John Stow's Annales of England 1552

John Stow's Annales of England 1552 is in John Stow's Annales of England.

Trial and Execution of Edward Seymour Duke of Somerset and his Supporters

26 Feb 1552. The 26. of February, Sir Ralph a Vane and Sir Miles Partridge were hanged on the tower hill, Sir Michael Stanhope (45) with Sir Thomas Arundel (50) were beheaded there: all which foure persons tooke on their death that thep never offended against the kings maiestie, nor against any of his counfell.

22 Jan 1552. The 22.0f January. Edward duke of Somerset (52) was beheaded on the tower hill. The same morning early the consables of every warde in London (according to a precept directed from the counsell to the Mayor) streightly charged every householde of the same citie not to depart any of them out of their houses before ten of the clocke of that Day, meaning thereby to restraine the great number of people, that otherwise were like to have bene at the said execution: notwithstanding by seven aclock the tower hill was covered with a great multitude, repairing from all parts of the citie, as well as out of the suburbs, and before 8 of the clocke the duke was brought to the scaffold inclosed with the kings gard, the sherifs officers, the warders of the Tower, & other with halbards: the Duke being ready to have been executed, suddenly the people were driven into a great feare, few or none knowing the cause: wherfore I thinke it good to write what I saw concerning that matter.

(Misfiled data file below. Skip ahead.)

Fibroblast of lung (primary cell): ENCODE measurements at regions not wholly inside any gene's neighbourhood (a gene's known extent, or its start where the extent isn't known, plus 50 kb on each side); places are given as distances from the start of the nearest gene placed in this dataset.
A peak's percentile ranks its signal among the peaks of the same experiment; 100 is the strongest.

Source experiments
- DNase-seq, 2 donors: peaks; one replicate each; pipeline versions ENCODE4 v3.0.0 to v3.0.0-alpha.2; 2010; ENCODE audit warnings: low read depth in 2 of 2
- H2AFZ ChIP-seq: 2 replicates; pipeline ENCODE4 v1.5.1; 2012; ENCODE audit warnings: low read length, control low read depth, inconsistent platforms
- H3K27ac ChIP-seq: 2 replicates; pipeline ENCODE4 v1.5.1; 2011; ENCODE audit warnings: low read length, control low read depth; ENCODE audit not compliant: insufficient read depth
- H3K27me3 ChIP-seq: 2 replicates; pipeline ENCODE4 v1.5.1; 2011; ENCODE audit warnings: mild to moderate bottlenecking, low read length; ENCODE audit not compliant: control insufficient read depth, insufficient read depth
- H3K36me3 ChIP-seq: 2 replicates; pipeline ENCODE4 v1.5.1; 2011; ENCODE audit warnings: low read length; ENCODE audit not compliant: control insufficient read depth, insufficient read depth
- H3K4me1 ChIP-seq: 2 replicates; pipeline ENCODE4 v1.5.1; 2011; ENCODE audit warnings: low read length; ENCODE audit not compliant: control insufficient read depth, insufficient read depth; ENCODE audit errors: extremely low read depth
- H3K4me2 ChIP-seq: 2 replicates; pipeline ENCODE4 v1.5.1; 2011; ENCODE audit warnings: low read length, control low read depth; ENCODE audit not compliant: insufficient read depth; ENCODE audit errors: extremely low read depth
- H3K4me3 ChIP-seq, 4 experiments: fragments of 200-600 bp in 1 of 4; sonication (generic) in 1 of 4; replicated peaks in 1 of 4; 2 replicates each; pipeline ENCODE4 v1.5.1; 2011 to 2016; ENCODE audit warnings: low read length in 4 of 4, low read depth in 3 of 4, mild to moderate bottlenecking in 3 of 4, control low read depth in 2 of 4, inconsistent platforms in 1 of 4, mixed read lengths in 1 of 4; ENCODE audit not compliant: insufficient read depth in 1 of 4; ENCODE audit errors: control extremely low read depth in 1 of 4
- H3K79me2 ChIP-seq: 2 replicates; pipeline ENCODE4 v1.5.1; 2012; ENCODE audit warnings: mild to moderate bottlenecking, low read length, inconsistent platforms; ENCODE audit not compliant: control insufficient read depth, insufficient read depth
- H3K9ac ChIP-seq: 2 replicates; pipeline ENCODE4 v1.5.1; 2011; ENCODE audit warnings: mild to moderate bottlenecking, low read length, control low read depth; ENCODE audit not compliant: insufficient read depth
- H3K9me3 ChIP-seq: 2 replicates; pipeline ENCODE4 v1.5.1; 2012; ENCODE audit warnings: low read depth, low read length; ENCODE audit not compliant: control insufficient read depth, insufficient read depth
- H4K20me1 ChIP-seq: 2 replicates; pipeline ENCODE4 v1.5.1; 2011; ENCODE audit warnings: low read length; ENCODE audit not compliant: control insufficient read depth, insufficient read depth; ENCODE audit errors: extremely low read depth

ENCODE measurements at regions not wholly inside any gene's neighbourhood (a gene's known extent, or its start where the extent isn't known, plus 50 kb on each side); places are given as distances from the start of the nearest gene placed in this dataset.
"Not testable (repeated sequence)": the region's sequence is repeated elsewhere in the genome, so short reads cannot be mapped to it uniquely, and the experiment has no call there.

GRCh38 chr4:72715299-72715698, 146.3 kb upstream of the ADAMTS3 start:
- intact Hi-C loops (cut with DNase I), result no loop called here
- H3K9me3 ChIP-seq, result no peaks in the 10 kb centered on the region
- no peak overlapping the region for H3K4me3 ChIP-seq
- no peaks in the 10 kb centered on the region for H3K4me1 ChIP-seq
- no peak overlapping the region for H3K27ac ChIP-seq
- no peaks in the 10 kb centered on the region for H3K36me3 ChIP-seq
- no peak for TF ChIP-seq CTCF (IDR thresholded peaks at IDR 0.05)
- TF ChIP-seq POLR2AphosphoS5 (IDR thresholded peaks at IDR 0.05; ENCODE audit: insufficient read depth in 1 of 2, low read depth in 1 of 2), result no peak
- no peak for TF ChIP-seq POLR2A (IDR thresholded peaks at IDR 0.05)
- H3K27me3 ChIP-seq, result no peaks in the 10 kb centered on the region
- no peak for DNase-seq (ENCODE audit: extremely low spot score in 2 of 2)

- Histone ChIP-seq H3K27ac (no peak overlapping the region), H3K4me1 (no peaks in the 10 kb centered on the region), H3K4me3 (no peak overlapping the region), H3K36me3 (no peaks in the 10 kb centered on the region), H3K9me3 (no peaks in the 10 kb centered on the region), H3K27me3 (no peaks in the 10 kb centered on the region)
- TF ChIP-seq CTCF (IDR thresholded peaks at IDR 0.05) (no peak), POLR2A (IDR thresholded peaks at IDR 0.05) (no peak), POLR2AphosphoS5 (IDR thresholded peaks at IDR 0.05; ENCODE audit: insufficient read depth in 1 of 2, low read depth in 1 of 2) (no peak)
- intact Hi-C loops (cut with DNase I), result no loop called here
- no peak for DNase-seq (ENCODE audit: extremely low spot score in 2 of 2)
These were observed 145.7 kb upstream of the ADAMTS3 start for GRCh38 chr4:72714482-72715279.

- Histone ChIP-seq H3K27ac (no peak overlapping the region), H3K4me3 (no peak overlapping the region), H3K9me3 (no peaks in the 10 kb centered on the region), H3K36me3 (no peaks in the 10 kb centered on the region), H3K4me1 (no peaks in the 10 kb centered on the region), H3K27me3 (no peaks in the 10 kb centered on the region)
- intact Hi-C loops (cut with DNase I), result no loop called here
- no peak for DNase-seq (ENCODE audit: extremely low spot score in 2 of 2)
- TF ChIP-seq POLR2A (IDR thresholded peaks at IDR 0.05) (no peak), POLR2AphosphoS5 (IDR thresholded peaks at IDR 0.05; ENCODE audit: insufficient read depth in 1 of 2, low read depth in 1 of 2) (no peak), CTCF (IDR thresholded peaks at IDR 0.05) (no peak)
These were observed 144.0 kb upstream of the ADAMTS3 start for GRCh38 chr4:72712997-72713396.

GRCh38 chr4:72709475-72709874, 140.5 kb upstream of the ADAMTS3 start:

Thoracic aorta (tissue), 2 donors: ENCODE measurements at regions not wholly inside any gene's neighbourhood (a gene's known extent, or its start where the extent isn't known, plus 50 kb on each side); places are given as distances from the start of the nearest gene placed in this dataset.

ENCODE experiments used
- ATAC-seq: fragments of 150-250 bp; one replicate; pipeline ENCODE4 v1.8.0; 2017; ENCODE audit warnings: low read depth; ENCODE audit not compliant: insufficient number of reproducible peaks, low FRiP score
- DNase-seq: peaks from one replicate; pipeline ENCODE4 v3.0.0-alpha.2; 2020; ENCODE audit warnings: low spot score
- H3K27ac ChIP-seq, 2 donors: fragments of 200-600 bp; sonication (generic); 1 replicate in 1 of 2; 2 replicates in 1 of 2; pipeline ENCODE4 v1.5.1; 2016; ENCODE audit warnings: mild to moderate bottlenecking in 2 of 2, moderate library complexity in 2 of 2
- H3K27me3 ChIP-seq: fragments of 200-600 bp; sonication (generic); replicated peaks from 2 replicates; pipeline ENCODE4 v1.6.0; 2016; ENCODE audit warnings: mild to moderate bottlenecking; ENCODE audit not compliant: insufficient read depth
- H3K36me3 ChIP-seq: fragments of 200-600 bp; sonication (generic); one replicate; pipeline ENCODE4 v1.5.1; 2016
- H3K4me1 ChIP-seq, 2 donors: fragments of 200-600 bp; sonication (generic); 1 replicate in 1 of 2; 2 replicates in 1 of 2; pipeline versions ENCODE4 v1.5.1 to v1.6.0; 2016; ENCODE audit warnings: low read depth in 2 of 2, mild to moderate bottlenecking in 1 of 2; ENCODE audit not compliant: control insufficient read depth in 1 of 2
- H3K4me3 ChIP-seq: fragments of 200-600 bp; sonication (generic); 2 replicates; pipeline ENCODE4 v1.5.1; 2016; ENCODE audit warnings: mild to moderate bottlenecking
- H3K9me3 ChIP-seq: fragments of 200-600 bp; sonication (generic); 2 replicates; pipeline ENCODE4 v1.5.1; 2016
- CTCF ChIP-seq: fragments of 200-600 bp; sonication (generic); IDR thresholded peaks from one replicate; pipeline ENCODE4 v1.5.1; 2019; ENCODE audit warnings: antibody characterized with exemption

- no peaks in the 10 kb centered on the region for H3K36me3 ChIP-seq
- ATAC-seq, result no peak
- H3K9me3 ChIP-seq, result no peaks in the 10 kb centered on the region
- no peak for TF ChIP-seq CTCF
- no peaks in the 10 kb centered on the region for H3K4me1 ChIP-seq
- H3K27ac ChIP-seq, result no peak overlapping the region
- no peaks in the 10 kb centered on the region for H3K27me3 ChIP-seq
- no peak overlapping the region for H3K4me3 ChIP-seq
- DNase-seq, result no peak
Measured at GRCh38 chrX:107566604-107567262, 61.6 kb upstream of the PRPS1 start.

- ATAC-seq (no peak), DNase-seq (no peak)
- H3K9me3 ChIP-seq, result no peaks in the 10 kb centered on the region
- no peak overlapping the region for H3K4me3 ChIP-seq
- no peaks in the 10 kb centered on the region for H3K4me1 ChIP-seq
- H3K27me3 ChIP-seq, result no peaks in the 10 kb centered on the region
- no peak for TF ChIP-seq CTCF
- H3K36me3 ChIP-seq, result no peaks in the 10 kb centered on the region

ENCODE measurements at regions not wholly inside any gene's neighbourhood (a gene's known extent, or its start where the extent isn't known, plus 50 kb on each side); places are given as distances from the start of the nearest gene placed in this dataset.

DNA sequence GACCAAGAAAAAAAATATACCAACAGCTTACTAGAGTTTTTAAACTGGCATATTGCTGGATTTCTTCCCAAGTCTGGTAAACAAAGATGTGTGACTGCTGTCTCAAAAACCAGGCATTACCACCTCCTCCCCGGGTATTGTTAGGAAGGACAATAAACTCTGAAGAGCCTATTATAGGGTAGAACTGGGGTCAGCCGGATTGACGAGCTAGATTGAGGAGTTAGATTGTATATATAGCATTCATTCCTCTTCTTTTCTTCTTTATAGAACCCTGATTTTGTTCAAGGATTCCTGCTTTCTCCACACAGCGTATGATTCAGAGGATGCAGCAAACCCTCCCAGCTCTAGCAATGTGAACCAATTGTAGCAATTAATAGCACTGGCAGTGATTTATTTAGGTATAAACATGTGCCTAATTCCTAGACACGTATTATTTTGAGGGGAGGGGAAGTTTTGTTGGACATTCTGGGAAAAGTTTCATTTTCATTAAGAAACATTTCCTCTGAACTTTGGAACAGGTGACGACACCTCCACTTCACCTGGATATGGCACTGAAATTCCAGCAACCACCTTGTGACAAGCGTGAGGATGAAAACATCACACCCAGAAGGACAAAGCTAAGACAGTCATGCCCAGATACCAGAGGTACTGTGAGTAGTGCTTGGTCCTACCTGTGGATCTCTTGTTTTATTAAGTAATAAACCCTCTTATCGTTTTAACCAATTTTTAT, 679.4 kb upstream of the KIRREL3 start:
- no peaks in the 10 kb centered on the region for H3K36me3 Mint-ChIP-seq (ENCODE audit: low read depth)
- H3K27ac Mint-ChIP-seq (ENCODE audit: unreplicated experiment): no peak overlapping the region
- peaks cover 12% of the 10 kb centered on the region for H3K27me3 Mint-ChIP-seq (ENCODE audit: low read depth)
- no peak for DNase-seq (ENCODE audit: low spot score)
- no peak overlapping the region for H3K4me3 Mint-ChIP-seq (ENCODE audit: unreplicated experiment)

Thee people of a certaine hamlet, which were warned to be there by 7. of the clocke to give their attendance on the liuetenant, now came through the posterne, & perceiving the D. (52) to be alreadie on the scaffold, the foremost began to run, crying to their followes to fellow fall after, which suddennes of there men being weaponed with bils and halbards thus running, caused the people which first saw them, to thinke some power had come to have rescued the duke from execution, and therefore to crie away, away, whereupon the people ran some one way some another, many fell into the tower ditch, and they which tarried thought some pardon had been brought, some saide it thundered, some that a great rumbling was in the earth under them, some that the ground moved, but there was no such matter, more than the trampling of their feete, which made some noise.

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